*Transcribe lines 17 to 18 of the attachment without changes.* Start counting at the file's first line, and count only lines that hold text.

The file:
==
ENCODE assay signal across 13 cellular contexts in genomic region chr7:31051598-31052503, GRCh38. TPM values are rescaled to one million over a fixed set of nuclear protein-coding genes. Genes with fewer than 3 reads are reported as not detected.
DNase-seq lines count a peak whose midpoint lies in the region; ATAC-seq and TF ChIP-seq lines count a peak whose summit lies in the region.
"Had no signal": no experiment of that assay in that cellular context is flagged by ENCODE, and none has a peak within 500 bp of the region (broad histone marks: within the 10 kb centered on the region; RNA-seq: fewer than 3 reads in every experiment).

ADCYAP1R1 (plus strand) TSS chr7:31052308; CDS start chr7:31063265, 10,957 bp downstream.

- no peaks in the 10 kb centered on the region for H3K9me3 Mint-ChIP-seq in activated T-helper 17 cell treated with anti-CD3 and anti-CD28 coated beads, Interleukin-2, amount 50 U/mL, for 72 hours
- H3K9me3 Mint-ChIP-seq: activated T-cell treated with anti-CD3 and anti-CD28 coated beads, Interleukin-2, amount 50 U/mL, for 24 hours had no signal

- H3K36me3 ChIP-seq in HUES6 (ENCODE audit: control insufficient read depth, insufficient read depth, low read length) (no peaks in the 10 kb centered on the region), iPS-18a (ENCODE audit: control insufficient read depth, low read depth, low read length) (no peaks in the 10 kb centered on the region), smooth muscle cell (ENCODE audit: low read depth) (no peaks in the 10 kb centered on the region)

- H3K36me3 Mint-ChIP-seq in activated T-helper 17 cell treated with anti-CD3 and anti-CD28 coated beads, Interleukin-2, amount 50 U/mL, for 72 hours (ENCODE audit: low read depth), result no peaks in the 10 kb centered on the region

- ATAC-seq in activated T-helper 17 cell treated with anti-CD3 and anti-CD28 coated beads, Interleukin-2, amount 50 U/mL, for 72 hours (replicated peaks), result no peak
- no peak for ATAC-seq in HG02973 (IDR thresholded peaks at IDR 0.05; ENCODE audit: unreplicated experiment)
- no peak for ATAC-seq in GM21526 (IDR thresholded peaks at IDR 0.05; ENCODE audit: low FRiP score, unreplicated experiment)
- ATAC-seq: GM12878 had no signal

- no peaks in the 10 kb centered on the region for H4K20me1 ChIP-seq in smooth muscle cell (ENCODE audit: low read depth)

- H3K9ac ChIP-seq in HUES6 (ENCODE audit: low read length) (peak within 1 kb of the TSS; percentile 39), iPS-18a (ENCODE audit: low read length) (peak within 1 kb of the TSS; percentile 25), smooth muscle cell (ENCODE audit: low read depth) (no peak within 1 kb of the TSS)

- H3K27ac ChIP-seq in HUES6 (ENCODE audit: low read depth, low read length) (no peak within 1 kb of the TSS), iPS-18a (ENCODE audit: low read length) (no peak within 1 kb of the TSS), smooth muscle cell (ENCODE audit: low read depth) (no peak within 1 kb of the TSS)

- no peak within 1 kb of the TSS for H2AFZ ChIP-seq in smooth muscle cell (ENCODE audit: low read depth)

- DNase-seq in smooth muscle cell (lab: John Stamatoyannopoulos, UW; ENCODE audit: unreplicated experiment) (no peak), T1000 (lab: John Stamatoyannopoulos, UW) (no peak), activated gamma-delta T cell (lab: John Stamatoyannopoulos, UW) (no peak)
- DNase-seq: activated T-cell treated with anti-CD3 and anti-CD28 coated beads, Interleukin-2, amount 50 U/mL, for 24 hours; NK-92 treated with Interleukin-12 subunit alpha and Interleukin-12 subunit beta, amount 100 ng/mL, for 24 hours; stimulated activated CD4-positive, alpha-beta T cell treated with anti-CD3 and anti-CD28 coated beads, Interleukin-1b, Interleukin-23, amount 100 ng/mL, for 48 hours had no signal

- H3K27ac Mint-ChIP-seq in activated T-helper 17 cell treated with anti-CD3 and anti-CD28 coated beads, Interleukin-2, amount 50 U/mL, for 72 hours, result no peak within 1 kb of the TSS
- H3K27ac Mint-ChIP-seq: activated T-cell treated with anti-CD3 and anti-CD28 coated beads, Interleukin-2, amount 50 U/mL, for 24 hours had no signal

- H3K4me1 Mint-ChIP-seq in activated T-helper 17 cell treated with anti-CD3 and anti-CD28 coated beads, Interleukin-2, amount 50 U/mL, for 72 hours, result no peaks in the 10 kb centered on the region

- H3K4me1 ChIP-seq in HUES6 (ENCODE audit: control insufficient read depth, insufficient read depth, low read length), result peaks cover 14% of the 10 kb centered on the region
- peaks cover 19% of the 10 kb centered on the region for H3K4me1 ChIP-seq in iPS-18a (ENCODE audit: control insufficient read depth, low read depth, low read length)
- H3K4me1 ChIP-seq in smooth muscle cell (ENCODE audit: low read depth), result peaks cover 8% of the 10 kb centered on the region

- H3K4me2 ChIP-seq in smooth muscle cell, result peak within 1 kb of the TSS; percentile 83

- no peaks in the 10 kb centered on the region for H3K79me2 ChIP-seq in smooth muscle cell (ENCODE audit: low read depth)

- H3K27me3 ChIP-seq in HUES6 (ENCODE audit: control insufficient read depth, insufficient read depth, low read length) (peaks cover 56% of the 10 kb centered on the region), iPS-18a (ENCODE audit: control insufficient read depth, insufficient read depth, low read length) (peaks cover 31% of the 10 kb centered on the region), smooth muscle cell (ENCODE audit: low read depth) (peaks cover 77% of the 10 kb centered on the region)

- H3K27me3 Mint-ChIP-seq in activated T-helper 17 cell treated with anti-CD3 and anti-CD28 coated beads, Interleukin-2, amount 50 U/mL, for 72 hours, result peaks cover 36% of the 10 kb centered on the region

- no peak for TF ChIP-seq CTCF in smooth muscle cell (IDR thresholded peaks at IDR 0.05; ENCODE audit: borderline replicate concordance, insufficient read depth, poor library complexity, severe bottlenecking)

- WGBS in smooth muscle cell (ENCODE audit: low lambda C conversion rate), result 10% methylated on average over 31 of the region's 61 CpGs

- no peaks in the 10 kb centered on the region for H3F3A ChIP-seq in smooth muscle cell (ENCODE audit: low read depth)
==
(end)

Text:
- DNase-seq in smooth muscle cell (lab: John Stamatoyannopoulos, UW; ENCODE audit: unreplicated experiment) (no peak), T1000 (lab: John Stamatoyannopoulos, UW) (no peak), activated gamma-delta T cell (lab: John Stamatoyannopoulos, UW) (no peak)
- DNase-seq: activated T-cell treated with anti-CD3 and anti-CD28 coated beads, Interleukin-2, amount 50 U/mL, for 24 hours; NK-92 treated with Interleukin-12 subunit alpha and Interleukin-12 subunit beta, amount 100 ng/mL, for 24 hours; stimulated activated CD4-positive, alpha-beta T cell treated with anti-CD3 and anti-CD28 coated beads, Interleukin-1b, Interleukin-23, amount 100 ng/mL, for 48 hours had no signal